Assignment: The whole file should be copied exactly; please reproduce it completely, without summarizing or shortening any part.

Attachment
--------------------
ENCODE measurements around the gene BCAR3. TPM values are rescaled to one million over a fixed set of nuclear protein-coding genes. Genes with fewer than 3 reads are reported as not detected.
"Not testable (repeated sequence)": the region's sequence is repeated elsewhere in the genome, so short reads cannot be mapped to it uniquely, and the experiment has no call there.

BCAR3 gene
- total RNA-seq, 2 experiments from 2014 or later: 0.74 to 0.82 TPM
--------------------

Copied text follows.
ENCODE measurements around the gene BCAR3. TPM values are rescaled to one million over a fixed set of nuclear protein-coding genes. Genes with fewer than 3 reads are reported as not detected.
"Not testable (repeated sequence)": the region's sequence is repeated elsewhere in the genome, so short reads cannot be mapped to it uniquely, and the experiment has no call there.

BCAR3 gene
- total RNA-seq, 2 experiments from 2014 or later: 0.74 to 0.82 TPM